Gazetteer of New York, 1860 & 1861 page 366
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Children are bound out at the age of 12 years. The average number of inmates is 1,800, sup¬
ported at a weekly cost of about $2.00 each. The farm yields a revenue of $3,500.

The Brooklyn & Jamaica R. R. extends from the s. ferry of Brooklyn eastward through near the
center of the co. The Flushing R. R. extends from Hunters Point, (Queens co.,)
n. of Brooklyn, to
the village of Flushing, a distance of
8 mi. In the city of Brooklyn are several local rail roads,
and from the city lines of stages extend to every village in the co.

Four newspapers—three daily and one weekly—are now published in the co.1

The first settlements of this co. were made mostly by the Dutch, about 1625. In 1640, a colony
of Mass. Quakers, in quest of religious freedom, settled at Gravesend under the protection of the
Dutch Government. Long previous to the English conquest of 1664, settlements had been made,
mills erected, and churches and schools established in every town in the co. The settlers were so
exclusively Dutch that the Dutch language and customs prevailed until within a comparatively
recent period. Bushwick, Brooklyn, Flatbush, Flatlands, and New Utrecht were known under the
English Government as the
“Five Dutch Toivns;” and they were associated, for certain purposes,
until 1690.2 The Five Towns also formed an ecclesiastical society, and joined in the support of
their minister until the final separation of the American church from the Classis of Holland, in

Few events of interest occurred within the limits of this co. during the colonial period. Its
Revolutionary annals belong to the general history of the country. During its occupation by the
British, from 1776 to 1782, the people were subjected to a series of disgraceful and oppressive acts
Many of the inhabitants left the co. from fear of hostile visits during the War of 1812-15; and at
times much alarm was felt,—although no hostile visit actually took place. It has shared in the
growth of New York City, and is closely identified with it in business. This co. is included in
the “Metropolitan Police District’’ created by act of April 15, 1857, and in the Board of Police
Commissioners it is represented by the Mayor of Brooklyn and one other member. Yast schemes
of speculation have from time to time arisen, most of which have resulted in loss, and several of
them, devised upon a magnificent scale, have seriously retarded the progress of needful improve¬

From 1850 to 1853 about 40 building associations were organized in this co., ostensibly to enable
hose of humble means to acquire
a home, but practically to form contributions to a fund which
was loaned to those members who would allow the highest premium. The rates submitted to were
often extremely ruinous, and the speculation had but a brief existence.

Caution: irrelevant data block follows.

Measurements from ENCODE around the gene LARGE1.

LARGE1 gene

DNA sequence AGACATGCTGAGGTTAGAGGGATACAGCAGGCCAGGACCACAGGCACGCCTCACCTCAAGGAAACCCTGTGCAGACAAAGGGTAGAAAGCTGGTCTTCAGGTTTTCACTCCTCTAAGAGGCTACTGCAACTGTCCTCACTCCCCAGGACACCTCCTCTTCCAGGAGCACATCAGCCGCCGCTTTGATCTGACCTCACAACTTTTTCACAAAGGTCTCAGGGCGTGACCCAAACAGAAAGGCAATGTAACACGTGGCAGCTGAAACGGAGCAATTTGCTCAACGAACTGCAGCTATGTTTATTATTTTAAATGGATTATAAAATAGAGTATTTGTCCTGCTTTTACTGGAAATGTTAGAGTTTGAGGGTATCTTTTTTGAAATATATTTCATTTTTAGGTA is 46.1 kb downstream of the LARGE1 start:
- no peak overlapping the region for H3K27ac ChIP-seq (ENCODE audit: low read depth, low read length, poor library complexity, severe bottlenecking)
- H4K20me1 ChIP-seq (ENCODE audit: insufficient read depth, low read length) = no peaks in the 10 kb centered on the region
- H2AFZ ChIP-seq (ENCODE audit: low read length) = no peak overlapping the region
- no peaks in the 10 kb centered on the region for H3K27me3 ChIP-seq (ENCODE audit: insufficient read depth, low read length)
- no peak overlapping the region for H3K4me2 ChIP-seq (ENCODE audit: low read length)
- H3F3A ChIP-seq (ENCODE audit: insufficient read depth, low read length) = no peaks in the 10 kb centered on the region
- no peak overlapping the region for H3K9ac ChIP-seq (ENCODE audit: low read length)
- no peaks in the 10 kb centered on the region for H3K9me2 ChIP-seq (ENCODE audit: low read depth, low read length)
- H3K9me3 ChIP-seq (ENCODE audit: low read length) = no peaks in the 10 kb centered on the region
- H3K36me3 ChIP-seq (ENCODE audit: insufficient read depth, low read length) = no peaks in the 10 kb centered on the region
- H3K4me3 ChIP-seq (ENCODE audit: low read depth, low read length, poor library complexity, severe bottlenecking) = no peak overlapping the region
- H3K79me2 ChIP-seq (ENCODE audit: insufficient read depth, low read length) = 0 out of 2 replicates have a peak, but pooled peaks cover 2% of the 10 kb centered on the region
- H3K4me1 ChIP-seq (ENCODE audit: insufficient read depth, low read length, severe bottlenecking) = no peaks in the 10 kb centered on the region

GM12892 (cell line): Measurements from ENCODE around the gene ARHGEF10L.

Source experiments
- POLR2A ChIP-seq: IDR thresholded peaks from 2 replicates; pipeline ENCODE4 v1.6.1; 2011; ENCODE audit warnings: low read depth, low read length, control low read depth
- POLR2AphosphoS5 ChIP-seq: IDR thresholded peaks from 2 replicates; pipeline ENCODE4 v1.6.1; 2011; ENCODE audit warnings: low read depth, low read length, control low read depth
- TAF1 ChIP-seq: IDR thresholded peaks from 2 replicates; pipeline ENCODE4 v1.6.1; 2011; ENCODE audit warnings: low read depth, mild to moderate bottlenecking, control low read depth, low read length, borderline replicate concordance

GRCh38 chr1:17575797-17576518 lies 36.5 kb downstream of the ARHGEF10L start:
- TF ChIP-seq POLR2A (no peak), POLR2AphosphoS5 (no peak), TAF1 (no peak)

1 The Courier and New York and Long Island Advertiser, the
first newspaper established on Long Island, was com¬
menced at Brooklyn, June 26, 1799, by Thos. Kirk.

The Long Island Weekly Intelligencer was commenced at Brook¬
lyn, Jday 26,1806, by Robinson & Little.

TheBoiig Island Star was started June 1,1809, by Thos.
Kirk. In 1811 it was bought by Alden Spooner, and
has been continued by him and his sons until the
present time.

Tlie Brooklyn Daily Evening Star was begun by
Alden Spooner
& Sons, Jan. 4,1841. It is still issued,
by Edwin B. Spooner. A semi-weekly edition was
issued from The Star office in 1824.

The Long Island Patriot was started at Brooklyn, March 7,
1821, by Geo. L. Birch. In 1833 it was changed to

The Brooklyn Advocate, and was issued by James A. Bennett.
In 1835-36 it was changed to

The Brooklyn Advocate and Nassau Gazette.

The Wiiliamsburgh Gazette was started in 1835 by Francis G.
Fish. It was afterward changed to

The Wiiliamsburgh Daily Gazette, and was issued a short time.

The American Native Citizen and Brooklyn Evening Advertiser,
da., was published in 1836 by F. G. Fish.

The Mechanics’ Advocate was issued a short time in 1840 at East
New York.

The Beal Estate Gazette, also started at East New York, had an
ephemeral existence.

The Wiiliamsburgh Democrat was commenced June 3,1840, by
Thomas A. Devyr.

Tlie Brooklyn Daily Eagle was commenced in 1841
by Isaac Yan Anden, and is still published. From the
same office was issued

The Brooklyn Weekly Eagle, which was changed in 1855 to

The Saturday Evening Miscellany.

The Brooklyn Daily News wras started in 1841 by Northall &
Watts, and was continued until Nov. 1843.

The Brooklyn News and Times was issued in 1843 by J. S. Noble.

The Age was started at Wiiliamsburgh in Dec. 1844, and was
continued a short time.

The Democratic Advocate was published at Wiiliamsburgh in
1844 by J. G. Wallace.

The Brooklyn Daily Advertiser was started in 1844 by H. A.


The American Champion was published at Brooklyn a short
time in 1844.

The Daily Long Islander was started at Wiiliamsburgh in 1845
by Bishop
&, Kelley.

The Wiiliamsburgh Morning Post was published in 1847 by -
& Taylor.


The Saturday Evening Bee was issued a short time in 1848 at


3 By an act of March 6,1784, Kings co. was taxed $13,000 to
repay Revolutionary expenses.—Onderdonk’s liev. Inc.

Lees and W. Foulkes, and was continued about 8 years. |    •


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